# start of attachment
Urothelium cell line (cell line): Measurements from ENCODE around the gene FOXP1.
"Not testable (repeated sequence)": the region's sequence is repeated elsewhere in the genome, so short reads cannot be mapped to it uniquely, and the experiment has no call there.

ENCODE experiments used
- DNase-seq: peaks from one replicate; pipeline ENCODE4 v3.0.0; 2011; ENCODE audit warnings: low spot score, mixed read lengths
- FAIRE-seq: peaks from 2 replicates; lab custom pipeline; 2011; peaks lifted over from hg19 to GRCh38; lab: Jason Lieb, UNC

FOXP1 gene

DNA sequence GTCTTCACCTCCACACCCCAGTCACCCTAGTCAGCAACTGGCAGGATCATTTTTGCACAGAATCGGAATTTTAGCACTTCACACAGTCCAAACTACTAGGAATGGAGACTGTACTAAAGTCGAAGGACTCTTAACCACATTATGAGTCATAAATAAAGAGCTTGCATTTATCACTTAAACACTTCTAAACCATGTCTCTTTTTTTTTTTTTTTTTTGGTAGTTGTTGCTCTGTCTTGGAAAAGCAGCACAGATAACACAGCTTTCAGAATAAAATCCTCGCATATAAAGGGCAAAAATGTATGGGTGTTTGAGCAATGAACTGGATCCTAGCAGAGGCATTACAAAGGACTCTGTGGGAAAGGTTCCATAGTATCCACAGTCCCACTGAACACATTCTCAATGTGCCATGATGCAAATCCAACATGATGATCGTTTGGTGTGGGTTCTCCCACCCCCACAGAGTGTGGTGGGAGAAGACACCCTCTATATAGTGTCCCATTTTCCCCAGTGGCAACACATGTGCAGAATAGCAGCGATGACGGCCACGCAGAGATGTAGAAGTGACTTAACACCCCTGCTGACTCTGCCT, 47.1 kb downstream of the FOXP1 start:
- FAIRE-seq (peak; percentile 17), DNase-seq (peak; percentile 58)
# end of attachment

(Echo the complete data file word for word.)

Urothelium cell line (cell line): Measurements from ENCODE around the gene FOXP1.
"Not testable (repeated sequence)": the region's sequence is repeated elsewhere in the genome, so short reads cannot be mapped to it uniquely, and the experiment has no call there.

ENCODE experiments used
- DNase-seq: peaks from one replicate; pipeline ENCODE4 v3.0.0; 2011; ENCODE audit warnings: low spot score, mixed read lengths
- FAIRE-seq: peaks from 2 replicates; lab custom pipeline; 2011; peaks lifted over from hg19 to GRCh38; lab: Jason Lieb, UNC

FOXP1 gene

DNA sequence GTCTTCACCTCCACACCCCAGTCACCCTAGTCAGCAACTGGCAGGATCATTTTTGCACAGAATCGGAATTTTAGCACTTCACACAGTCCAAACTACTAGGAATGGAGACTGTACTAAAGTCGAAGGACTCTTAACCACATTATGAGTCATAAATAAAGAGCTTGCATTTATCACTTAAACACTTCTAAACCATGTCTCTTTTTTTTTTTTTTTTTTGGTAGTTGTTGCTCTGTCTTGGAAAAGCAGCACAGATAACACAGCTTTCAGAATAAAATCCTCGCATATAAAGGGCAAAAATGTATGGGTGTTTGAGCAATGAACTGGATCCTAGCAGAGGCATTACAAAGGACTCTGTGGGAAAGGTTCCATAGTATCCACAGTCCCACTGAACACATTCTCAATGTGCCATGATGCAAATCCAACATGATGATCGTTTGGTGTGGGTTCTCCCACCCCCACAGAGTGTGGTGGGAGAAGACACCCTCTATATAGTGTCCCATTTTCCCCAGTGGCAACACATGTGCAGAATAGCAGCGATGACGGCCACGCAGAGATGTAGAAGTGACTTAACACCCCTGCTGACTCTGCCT, 47.1 kb downstream of the FOXP1 start:
- FAIRE-seq (peak; percentile 17), DNase-seq (peak; percentile 58)